Sunday, August 12, 2012

Unity, Pride and Nationalism of the Olympic Games

Different colored Olympic rings representing five continents

I missed out on the opening, but managed to catch the closing ceremony of London 2012. In-between I watched some of the sports off and on, had to contend with what events the Canadian network offered and what fit into my schedule while not taking the Games as seriously as to sacrifice sleep over it.

There are some who oppose the tradition of the Olympic Games. One of the main problems is its immense cost. To my knowledge, the costs are greater than the benefits although official figures demonstrate more cautious “hit” or “miss” records. The building of arenas, fortification of the infrastructure, security expenditures, and of course, the cost of opening and closing ceremonies are among some of the expenses.

Why would nations still make bids for the Olympics if they are not always economically viable? Perhaps it is about advertising, to put one's country - and by extension nation - on the map, to celebrate and propagate one's culture and achievements, to stimulate tourism.

People are opposed to the Games for various reasons. The money could be spent for more charitable purposes. The Olympic Games are fostering nationalism as a form of mind control since they seem to wield more power than the United Nations (at least they are a more popular organization) and they may have their own secret political agenda.

Here is my response to the naysayers. Sure, the money could be spent in more humanitarian ways. We could help to lessen poverty both nationally and internationally instead. But look at it this way. At least, the money is not going to be spent in worse ways. It is not wasted on military equipment, on planes and bombs or any other destructive plans and organizations.

As to the second point, although nationalism may be suspect and may provide fodder for future wars, in all fairness, what the Olympics promote are competitiveness and pride, and these could serve rather peaceful purposes. The idea is to be the country with the best and most medal-wielding athletes. If it is a kind of war, then it is of the type I prefer most. No corpses, no civilian deaths or bombings, rather only humiliation and shame for the losing teams, at least seen from its most radical viewpoints. If your lack of medals entices you to produce more and better athletes, then so be it. Less nuclear arms, better sports facilities is my motto.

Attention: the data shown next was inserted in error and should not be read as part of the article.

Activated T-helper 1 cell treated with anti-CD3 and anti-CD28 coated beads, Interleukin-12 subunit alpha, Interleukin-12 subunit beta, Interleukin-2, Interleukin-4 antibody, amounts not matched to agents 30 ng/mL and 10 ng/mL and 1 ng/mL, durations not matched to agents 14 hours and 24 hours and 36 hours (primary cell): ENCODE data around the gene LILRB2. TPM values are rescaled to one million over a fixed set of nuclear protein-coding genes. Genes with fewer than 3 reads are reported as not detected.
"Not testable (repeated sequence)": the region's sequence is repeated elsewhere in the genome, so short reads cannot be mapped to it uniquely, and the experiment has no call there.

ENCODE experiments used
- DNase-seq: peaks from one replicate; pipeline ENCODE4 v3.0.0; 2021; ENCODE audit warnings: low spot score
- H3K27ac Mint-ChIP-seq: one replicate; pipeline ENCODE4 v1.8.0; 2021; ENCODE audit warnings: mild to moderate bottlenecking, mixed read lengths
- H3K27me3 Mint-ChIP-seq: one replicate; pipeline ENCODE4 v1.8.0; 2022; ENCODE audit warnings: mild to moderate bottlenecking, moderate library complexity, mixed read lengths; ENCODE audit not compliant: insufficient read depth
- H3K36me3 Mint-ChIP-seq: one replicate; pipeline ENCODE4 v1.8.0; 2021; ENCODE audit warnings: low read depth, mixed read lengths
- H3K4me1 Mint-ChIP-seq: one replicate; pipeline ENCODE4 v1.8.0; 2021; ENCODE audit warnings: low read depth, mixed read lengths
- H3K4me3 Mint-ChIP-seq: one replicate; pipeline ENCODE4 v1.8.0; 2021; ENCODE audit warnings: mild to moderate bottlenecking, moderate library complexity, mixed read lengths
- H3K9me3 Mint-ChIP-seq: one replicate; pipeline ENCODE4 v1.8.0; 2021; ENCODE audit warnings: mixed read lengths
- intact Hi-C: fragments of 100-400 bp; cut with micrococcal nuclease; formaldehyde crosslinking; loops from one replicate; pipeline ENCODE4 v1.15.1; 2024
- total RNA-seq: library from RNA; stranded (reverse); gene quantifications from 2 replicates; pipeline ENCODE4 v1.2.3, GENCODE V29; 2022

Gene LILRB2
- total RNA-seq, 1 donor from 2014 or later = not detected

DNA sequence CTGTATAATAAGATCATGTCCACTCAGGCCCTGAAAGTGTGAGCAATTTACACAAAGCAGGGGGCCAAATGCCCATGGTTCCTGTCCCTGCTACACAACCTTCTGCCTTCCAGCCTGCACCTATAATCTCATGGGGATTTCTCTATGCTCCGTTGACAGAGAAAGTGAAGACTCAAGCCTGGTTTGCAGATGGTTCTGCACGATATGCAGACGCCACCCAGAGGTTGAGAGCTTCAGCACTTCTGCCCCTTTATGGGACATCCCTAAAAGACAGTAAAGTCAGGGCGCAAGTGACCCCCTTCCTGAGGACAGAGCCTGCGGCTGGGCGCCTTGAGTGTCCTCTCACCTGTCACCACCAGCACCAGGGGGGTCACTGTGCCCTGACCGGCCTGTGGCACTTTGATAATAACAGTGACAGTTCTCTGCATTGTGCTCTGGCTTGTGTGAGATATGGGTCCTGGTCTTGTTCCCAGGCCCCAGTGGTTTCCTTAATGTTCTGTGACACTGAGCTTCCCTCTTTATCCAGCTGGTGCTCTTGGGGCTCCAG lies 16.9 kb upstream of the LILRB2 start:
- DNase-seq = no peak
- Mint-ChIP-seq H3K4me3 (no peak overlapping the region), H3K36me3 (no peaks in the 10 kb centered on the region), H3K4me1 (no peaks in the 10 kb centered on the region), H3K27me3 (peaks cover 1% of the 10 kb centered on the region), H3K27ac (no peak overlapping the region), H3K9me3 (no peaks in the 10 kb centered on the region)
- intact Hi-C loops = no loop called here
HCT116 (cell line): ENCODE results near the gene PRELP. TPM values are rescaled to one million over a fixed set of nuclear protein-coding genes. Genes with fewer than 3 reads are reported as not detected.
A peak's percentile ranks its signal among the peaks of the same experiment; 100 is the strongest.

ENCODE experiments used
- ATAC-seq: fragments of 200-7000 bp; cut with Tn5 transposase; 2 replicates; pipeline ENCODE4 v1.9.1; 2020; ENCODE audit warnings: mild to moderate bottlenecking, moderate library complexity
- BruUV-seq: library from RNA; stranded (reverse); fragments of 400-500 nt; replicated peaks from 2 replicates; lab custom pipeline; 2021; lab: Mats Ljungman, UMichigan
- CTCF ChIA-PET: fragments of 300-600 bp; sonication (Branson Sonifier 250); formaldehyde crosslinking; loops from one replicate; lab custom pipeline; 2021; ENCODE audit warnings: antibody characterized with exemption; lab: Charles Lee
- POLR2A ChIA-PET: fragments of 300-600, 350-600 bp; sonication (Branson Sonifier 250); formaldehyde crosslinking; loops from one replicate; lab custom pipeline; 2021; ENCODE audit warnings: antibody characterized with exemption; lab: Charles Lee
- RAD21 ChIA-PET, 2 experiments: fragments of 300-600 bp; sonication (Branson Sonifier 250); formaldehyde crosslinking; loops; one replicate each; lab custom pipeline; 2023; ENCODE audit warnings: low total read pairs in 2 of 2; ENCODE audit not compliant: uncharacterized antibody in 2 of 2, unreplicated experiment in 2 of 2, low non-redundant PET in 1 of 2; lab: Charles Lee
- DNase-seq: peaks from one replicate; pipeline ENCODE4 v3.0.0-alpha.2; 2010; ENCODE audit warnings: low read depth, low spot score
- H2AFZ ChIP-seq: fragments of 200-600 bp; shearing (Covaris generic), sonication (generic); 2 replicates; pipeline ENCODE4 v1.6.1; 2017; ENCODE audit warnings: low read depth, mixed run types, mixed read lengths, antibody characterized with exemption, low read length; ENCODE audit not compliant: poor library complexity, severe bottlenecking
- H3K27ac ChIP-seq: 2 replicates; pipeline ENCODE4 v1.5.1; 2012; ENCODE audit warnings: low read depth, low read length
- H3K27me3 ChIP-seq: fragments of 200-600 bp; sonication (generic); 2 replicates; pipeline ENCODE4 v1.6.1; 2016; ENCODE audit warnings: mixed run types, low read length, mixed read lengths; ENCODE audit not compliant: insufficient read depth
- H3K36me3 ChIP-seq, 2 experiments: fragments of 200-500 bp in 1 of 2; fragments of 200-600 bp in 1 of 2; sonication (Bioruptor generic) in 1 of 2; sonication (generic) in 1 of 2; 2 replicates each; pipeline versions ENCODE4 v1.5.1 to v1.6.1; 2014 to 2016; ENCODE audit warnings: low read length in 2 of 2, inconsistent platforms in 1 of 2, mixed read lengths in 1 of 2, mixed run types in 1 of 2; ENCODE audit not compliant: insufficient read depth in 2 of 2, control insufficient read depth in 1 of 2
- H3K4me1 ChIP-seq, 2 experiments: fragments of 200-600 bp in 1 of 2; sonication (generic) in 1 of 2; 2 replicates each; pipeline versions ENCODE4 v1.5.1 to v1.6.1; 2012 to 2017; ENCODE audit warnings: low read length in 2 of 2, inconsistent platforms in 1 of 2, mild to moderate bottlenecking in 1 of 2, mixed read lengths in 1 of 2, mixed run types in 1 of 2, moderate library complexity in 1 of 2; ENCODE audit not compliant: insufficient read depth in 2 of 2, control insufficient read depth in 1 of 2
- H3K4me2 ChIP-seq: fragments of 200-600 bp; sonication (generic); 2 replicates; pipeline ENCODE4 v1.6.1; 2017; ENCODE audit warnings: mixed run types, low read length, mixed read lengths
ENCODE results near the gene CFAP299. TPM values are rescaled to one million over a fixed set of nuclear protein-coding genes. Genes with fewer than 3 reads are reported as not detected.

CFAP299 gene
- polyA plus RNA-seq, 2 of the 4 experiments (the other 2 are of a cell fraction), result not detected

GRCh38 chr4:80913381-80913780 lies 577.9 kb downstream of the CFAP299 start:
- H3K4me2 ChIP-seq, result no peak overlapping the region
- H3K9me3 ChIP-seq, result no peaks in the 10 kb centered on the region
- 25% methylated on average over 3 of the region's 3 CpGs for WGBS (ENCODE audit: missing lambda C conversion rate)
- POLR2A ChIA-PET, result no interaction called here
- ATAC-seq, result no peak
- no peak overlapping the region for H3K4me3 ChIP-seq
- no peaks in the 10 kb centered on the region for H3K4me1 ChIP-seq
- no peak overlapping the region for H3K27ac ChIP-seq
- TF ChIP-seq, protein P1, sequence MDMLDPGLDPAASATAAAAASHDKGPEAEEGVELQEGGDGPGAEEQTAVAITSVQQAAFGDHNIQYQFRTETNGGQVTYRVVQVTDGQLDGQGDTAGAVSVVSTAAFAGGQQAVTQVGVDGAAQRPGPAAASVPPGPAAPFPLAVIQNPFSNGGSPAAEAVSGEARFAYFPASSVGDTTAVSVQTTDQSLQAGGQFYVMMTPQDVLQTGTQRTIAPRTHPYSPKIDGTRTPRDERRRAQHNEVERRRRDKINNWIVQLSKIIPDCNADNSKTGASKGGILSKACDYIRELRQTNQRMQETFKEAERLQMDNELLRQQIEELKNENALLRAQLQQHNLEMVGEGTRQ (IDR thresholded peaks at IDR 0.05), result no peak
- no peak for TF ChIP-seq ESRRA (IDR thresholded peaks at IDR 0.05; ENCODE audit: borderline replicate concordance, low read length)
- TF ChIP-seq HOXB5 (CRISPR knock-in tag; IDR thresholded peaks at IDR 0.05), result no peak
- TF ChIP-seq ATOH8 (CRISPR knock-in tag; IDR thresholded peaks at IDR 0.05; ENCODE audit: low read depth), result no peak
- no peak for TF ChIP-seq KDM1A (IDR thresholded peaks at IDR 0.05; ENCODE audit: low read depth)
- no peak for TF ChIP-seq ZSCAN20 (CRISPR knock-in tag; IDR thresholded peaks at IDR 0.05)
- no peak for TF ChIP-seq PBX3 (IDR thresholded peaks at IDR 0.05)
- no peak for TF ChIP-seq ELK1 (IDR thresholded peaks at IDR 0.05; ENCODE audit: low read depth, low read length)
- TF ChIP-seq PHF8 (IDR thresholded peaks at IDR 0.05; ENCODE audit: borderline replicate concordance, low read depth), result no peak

As to national pride, yes, it can be troublesome. But it can also bring people together. The Games have not been as “bad” as soccer championships where the fans tend to be more radical and in some of which there have been ongoing allegations of racism and unsportsmanlike conduct. The Olympics have a more general peaceful ambiance where the spectators and fans seem to be more accepting of other countries and are not as fanatic about the whole thing.

As a matter of fact, the Games can give people a sense of unity. You have your own country to cheer for and if you are good and lucky enough to get a medal, it can be seen as a source of both individual and national pride. Nothing wrong with that. Considered from the point of view of an athlete, this event is so much more valuable due to the fact that it is on such rare occasions that one may compete, only every four years. That brings up the tension of the moment and the value of the medal, regardless of its color.

Yes, there is always drama and heartbreak and this is not a bad thing. It adds up to making it more interesting and spectacular for all alike. What stands out for me personally is the Canadian women's soccer team that was robbed of its berth in the finals due to questionable decisions of the referee. Unfortunately, I missed out on the badminton scandal, but I think it must be hilarious to have athletes trying really hard to lose. That in itself is amusing.

The only thing I disagreed with was the disqualification of the female German rowing athlete Nadja Drygalla, a case brought before me by my German friend and ex-wrestler Rudi. She was accused of having a neo-Nazi boyfriend, yet she did not nor had ever expressed any racist views on or off the Olympics. 

Although I do question her intelligence, I think what matters most is the athletic achievement instead and since she did not propagate any hate or controversial remarks, there was incidentally no harm done. The same way, I think it is all right for athletes like Phelps and others to smoke pot. That is not doping; in fact, if you are on pot and still manage to make it to the finish line, you simply ought to be awarded a medal for that feat.